Shareholders cannot be obliged to take part in mergers or spin-offs, or in changing the company form. Dissenting shareholders will cease to be shareholders, and they shall be allocated their stake from the company’s equity according to the rules of allocation in case of the termination of the company. However, if the company’s statutes so provide, dissenting shareholders shall be paid a fair market value for their stake.
Responsibilities of the board (supervisory)
Is the predominant board structure for listed companies best categorised as one-tier or two-tier?
Under Hungarian law, the shareholders of a public company may decide in the company’s statutes whether the company will be managed in a two-tier system (managed by a management board and supervised by a separate supervisory board, each comprising at least three members) or a one-tier system. In the one-tier system, the company is managed by a board of directors of at least five persons, the majority of whom must be independent, and no separate supervisory board is appointed, but the board of directors also takes care of the tasks of the supervisory board.
Board’s legal responsibilities
What are the board’s primary legal responsibilities?
The board’s primary responsibility is to conduct the management of the company in the company’s best interests. The management board must regularly report to the supervisory board and to the shareholders in respect of the management, the company’s financial status and its business policy. The board of public companies must prepare and publish a corporate governance report and further reports required by the law and the Listing Recommendation.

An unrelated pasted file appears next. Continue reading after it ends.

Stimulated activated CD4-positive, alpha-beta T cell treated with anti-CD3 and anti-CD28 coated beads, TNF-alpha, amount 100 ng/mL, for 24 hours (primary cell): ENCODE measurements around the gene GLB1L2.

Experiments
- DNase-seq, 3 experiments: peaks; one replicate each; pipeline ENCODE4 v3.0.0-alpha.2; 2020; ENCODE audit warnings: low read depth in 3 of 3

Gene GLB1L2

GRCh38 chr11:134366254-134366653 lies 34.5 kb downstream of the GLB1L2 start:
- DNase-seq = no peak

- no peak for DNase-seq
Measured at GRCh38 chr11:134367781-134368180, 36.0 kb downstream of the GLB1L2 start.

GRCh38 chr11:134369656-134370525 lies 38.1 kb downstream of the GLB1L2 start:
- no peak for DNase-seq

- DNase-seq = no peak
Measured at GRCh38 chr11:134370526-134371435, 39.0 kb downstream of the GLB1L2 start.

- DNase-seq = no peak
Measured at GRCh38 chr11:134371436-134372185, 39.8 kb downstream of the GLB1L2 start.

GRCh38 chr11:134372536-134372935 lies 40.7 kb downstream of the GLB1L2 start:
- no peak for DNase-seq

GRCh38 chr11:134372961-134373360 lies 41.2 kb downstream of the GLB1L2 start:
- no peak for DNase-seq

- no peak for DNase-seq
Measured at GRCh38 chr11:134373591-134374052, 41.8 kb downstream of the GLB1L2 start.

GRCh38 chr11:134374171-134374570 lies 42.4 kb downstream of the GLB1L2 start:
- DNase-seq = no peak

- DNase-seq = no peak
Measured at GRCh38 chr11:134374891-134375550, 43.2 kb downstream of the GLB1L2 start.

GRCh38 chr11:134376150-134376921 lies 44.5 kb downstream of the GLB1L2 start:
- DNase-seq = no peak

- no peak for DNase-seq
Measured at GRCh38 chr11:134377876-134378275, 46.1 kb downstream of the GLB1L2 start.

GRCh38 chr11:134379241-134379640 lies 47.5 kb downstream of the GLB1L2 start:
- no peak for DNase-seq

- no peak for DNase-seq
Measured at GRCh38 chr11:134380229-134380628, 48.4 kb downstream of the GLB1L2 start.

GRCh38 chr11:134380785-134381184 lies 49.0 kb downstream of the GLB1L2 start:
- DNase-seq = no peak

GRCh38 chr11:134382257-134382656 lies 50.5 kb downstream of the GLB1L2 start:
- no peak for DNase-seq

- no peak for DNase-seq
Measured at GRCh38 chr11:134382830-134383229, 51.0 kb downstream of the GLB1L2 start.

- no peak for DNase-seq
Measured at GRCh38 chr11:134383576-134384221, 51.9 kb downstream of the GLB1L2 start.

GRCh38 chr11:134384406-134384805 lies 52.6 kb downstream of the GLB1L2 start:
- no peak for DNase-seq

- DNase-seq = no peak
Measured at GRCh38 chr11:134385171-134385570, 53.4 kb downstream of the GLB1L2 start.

Whom does the board represent and to whom does it owe legal duties?
Most commonly, the members of the board are appointed by the shareholders’ meeting. In private companies, however, the supervisory board may be vested (by the shareholders) with the powers to appoint the directors. In any case, the board, as well as the individual directors, must attend their management tasks in compliance with the laws, the company’s statutes and the resolutions of the shareholders’ meeting on the one hand, and on the other hand in the best interests of the company (and not in the interest of any of the shareholders). Although the board reports to the shareholders’ meeting and to the supervisory board, in connection with its management duties it bears legal responsibility towards the company in the first place.
The board is obliged to provide information and allow access to the company’s documents and registers to each individual shareholder. Information and access may be limited or refused only if that would infringe the company’s business secret, or the shareholder would abuse such rights.
In special situations such as in a threatening insolvency situation, when managing the company, the board must also take into account the interests of the company’s creditors. Consequently, if as a result of breaching this obligation or because of certain other unlawful actions of the board (or directors), the company’s debts are not fully covered in a liquidation, the directors may be held liable with regard to the company’s creditors for such uncovered debts.
Enforcement action against directors
Can an enforcement action against directors be brought by, or on behalf of, those to whom duties are owed?